What are the Consequences of a Conviction?
Consequences of a conviction
Despite the best efforts of you and your defense attorney, sometimes it is impossible to completely avoid being convicted of criminal charges. The modern criminal justice system is, sadly, designed to push defendants towards accepting plea agreements rather than proceeding to trial. This is not to say that all plea agreements are bad things; the seriousness of the punishment for various criminal charges increases very quickly when you are charged with higher level felony offenses. The individual facts of your case may be such that a plea agreement for a reduced punishment is a better option than the potential risks of proceeding to trial. A plea agreement IS a conviction; however, careful thought must be made before agreeing to plead guilty to any offense.
The consequences of a criminal conviction can be far-reaching, and may impact you in ways that you haven’t considered, yet. For example, if you are convicted of a felony offense, you are disqualified under federal law from working in certain areas, including the healthcare, financial, and educational fields. In Indiana, you would also lose your right to own or possess a firearm or ammunition. Felony convictions also impact your ability to rent an apartment or live in federally subsidized housing. They can also impact certain federal benefits, such as social security and Medicaid.
Many offenses, including most misdemeanors, can be enhanced to more serious charges if you have previous convictions for the same offense. Employers are increasingly looking at background checks of prospective employees, and even a misdemeanor conviction can cause problems for people looking for work.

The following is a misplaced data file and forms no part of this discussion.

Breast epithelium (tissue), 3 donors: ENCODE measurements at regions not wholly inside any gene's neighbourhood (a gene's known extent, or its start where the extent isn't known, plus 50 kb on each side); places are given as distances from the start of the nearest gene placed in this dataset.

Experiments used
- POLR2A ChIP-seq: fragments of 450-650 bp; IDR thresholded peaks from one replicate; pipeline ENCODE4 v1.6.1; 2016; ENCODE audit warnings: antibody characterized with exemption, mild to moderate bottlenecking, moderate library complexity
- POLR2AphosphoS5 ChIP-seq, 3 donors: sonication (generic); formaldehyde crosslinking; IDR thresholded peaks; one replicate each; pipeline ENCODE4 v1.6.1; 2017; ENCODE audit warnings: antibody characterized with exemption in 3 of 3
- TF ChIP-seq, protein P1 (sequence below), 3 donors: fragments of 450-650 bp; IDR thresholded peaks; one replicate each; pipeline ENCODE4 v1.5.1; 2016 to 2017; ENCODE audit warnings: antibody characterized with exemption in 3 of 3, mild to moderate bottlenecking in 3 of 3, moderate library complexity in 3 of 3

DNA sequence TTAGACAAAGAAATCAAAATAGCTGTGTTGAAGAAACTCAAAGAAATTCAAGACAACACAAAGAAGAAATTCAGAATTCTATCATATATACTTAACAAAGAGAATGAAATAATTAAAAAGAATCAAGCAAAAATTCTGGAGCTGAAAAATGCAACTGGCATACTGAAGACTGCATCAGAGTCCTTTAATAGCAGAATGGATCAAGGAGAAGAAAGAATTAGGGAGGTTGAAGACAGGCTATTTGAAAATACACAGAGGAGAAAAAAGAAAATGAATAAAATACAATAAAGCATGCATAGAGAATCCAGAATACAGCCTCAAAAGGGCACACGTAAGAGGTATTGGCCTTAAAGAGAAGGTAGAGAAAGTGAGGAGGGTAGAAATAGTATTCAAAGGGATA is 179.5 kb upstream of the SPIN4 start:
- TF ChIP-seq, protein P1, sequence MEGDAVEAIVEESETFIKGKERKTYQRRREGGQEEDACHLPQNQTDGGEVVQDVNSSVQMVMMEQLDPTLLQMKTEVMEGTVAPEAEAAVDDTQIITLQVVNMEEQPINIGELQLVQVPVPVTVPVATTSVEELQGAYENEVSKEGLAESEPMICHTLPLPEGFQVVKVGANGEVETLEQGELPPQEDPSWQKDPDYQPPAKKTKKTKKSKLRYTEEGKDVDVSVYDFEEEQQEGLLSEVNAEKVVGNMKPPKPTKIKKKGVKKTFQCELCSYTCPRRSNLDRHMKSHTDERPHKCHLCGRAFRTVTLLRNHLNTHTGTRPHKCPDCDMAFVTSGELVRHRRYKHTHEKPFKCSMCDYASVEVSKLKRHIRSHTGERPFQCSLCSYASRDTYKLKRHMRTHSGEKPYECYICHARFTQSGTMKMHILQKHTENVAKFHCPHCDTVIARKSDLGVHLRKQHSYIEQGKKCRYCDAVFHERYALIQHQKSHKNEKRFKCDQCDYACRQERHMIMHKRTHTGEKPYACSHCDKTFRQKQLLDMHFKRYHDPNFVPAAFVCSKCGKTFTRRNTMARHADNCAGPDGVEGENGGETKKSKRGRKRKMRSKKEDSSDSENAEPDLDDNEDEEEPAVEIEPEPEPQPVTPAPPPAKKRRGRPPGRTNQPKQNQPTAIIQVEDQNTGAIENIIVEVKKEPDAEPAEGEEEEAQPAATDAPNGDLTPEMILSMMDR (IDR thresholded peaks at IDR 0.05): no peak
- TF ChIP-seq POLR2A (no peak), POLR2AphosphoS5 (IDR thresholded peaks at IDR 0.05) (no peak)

Drug or alcohol convictions can also have consequences going forward. A person with a substance abuse conviction may find it difficult or impossible to get federal financial aid for school. A DUI conviction may cause you to lose your current automobile insurance, and will cause you to pay more for insurance due to the belief that you are a “high risk” driver. Almost all substance-related convictions can cause driver’s license suspensions, and may count towards your license being suspended as a habitual traffic violator.
Once a conviction is entered against you, removing that conviction can be very difficult. The remedies available to persons convicted of crimes in Indiana are limited, and take a good deal of time to accomplish. It is a far better idea to fight to avoid a conviction than it is to fix the conviction at a later point in time. You should NEVER sign a guilty plea simply because you do not want to pay for the expense of a trial. The long-term consequences of a conviction on your record may cost more over time than the short-term expense of a trial.
At Razumich & Delamater, our goal is to make sure that each of our clients receives the personalized attention that their cases deserve so that they can make the best possible decisions on important matters affecting their future. We personally meet with everyone who sets an appointment with our office, and we will take as long as necessary to make sure that every question you have is answered as completely as possible. That’s our promise to you: we’re Lawyers Ready to Fight, and we look forward to fighting for you.